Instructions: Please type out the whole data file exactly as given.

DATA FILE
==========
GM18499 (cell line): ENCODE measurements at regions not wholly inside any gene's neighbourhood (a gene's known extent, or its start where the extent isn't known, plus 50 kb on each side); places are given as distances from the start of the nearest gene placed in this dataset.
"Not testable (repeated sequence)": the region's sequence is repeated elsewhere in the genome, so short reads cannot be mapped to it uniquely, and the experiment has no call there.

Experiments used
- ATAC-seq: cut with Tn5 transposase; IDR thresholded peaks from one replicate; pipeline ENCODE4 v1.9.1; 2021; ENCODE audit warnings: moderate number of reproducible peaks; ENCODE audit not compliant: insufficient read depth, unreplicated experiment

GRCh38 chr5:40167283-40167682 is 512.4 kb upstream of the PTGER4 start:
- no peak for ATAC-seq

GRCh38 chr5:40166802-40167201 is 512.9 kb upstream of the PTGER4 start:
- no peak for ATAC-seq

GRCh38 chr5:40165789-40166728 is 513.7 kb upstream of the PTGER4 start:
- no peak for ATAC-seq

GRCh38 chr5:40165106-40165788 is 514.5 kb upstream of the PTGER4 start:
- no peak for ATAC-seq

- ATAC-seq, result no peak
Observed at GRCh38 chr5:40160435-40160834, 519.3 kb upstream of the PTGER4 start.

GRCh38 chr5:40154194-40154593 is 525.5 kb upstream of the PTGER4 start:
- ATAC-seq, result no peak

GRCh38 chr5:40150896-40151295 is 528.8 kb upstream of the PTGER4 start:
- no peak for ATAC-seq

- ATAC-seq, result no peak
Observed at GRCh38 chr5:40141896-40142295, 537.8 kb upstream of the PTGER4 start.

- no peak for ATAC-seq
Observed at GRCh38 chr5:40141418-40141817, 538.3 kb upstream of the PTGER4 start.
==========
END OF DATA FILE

GM18499 (cell line): ENCODE measurements at regions not wholly inside any gene's neighbourhood (a gene's known extent, or its start where the extent isn't known, plus 50 kb on each side); places are given as distances from the start of the nearest gene placed in this dataset.
"Not testable (repeated sequence)": the region's sequence is repeated elsewhere in the genome, so short reads cannot be mapped to it uniquely, and the experiment has no call there.

Experiments used
- ATAC-seq: cut with Tn5 transposase; IDR thresholded peaks from one replicate; pipeline ENCODE4 v1.9.1; 2021; ENCODE audit warnings: moderate number of reproducible peaks; ENCODE audit not compliant: insufficient read depth, unreplicated experiment

GRCh38 chr5:40167283-40167682 is 512.4 kb upstream of the PTGER4 start:
- no peak for ATAC-seq

GRCh38 chr5:40166802-40167201 is 512.9 kb upstream of the PTGER4 start:
- no peak for ATAC-seq

GRCh38 chr5:40165789-40166728 is 513.7 kb upstream of the PTGER4 start:
- no peak for ATAC-seq

GRCh38 chr5:40165106-40165788 is 514.5 kb upstream of the PTGER4 start:
- no peak for ATAC-seq

- ATAC-seq, result no peak
Observed at GRCh38 chr5:40160435-40160834, 519.3 kb upstream of the PTGER4 start.

GRCh38 chr5:40154194-40154593 is 525.5 kb upstream of the PTGER4 start:
- ATAC-seq, result no peak

GRCh38 chr5:40150896-40151295 is 528.8 kb upstream of the PTGER4 start:
- no peak for ATAC-seq

- ATAC-seq, result no peak
Observed at GRCh38 chr5:40141896-40142295, 537.8 kb upstream of the PTGER4 start.

- no peak for ATAC-seq
Observed at GRCh38 chr5:40141418-40141817, 538.3 kb upstream of the PTGER4 start.